Proper management of these conflicts is beyond detailed regulation by statute. Such regulation can accordingly not be required, even for constitutional reasons, from the point of view of the statutory proviso. This is because this principle ought not to lead to the legislator having to abandon a regime which he considers (and is permitted to consider) to be required for the attaining of a goal which is legitimate in constitutional law [reference omitted].
c) From the point of view of protection of trust, no constitutional law objections exist against the regime under challenge. The legislator is in principle authorised within the framework of what is proportionate to narrow already existing limits of the general freedom of action. The earlier regime of the LG 1975, which permitted riding on forest roads and tracks in principle, only applied for five years. It was preceded by a regime under which riding in the forest was forbidden in principle (§ 4 letter e of the State Forest Act, 1969). Even further back in time, no authority for riding in the forest was granted by statute. Nor can a customary law authorisation to ride – which incidentally the federal legislator as well as the state legislator would have been able to abolish within the framework of each of their competences in the matter – be established [reference omitted]. In the face of the disadvantages which mixed recreational traffic, including riders, brings with it, it has to be taken into account that the legislator, through the experiences obtained from the statute of 1975, could regard himself as obliged to alter the regime again to the disadvantage of the riders. Riders could not trust in the assured continued existence of this regime, in view of the short period during which all forest tracks were made available to them by statute. The grounds which legitimate the regime under challenge in constitutional law would anyway be sufficient to prevail over any possible need for protection of trust…
Dissenting judgment of Judge Grimm to the decision of the First Senate of the Federal Constitutional Court of the 6th June 1989 – 1 BvR 921/85 –
Riding in the forest does not enjoy any basic right protection. Basic rights distinguish themselves from the multitude of other rights by the fact that they protect the integrity, autonomy and communication of the individual in his basic relations. It is because of this fundamental importance of the subject matter of their protection for an order which is founded on human dignity that they are elevated above the mass of rights and furnished in constitutional law with increased guarantees against public authority and in particular have binding effect on the legislator. Views can change according to historical circumstances over what in detail deserves the increased protection of the basic rights. It is however neither historically nor functionally the purpose of the basic rights to put every conceivable kind of human conduct under their special protection.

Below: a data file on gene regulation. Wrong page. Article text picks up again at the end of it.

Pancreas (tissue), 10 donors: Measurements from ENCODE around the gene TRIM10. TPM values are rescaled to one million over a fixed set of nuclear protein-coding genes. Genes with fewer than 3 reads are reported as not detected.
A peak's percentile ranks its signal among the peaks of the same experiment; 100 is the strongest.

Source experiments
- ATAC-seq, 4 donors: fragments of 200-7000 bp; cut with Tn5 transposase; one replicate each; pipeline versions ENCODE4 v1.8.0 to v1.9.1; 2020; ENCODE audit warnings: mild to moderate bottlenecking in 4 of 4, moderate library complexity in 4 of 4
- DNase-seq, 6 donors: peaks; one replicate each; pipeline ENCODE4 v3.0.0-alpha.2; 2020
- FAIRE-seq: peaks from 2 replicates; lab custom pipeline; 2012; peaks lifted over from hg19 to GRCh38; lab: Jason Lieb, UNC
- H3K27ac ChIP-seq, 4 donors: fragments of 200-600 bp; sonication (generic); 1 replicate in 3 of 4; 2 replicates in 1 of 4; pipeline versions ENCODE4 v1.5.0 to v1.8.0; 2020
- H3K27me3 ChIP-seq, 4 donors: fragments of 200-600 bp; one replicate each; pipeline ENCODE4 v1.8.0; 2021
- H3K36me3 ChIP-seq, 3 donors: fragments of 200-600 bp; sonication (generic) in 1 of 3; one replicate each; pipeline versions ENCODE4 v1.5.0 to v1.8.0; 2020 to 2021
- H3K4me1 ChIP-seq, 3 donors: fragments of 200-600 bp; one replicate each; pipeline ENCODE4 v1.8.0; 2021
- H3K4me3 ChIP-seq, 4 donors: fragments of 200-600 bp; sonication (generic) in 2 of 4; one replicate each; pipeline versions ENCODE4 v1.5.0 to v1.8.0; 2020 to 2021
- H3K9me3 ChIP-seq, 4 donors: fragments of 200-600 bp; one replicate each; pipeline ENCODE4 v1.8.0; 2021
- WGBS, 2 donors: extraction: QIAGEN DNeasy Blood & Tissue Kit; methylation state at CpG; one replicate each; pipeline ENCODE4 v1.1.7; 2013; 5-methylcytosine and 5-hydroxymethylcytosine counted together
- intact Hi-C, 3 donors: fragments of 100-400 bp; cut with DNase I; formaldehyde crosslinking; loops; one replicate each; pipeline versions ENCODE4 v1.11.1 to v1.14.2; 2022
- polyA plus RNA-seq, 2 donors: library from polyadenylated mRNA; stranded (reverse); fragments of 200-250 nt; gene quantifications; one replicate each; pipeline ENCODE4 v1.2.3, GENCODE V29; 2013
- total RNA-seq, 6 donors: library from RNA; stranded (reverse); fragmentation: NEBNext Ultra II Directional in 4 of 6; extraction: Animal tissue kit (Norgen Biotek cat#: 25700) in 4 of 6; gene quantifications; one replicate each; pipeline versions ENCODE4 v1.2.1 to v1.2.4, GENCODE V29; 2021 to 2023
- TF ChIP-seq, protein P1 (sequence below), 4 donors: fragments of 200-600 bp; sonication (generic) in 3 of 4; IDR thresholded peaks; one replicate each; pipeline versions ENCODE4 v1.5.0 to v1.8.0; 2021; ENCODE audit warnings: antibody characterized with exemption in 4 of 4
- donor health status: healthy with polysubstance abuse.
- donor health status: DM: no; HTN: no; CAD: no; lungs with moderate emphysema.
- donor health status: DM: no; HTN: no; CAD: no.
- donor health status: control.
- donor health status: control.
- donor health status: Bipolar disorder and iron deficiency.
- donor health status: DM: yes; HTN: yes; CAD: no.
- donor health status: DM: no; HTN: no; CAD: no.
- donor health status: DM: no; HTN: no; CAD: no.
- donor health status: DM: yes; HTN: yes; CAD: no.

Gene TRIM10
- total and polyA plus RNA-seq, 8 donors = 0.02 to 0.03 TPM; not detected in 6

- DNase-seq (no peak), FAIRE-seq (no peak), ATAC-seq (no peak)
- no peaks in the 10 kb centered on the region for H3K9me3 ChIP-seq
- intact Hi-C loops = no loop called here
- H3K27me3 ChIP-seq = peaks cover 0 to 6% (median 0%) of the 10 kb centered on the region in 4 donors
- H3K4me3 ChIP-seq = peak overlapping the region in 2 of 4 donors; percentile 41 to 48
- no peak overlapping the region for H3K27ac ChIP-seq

Art 2 (1) GG does not provide such a complete basic right protection for every kind of human activity. Art 2 (1) GG protects not the freedom of the individual to do or not to do what he wants but the free development of the personality. This basic right therefore certainly has a wide area of protection, but not a limitless one. Individual behaviour which, in the absence of special basic right guarantees, claims the protection of Art 2 (1) GG must possess a greater relevance for the development of the personality, comparable to the protected interests of the other basic rights. Where this relevance is lacking, the reason for the special protection effected by the basic rights is also lacking and it is left to the rules and remedies of ordinary law.
Contrary to the broad view, the history of the origin of the Basic Law does not indicate that anything else was intended by Art 2 (1) GG. It is true that the editorial committee of the Parliamentary Council following the formulation of the Herrenschiemsee draft had suggested the version: “Everyone has the freedom to act and not to act where the rights of others are not violated and the constitutional order and the moral law are not contravened”. This formula did not however become constitutional law. The unspecific freedom of action was abandoned in favour of the version of the principal committee in which conduct of any kind by the individual was replaced by the “right to free development of the personality”. This was because the formulation of the editorial committee did not, according to the view of the majority, express what was intended in appropriate linguistic terms [reference omitted].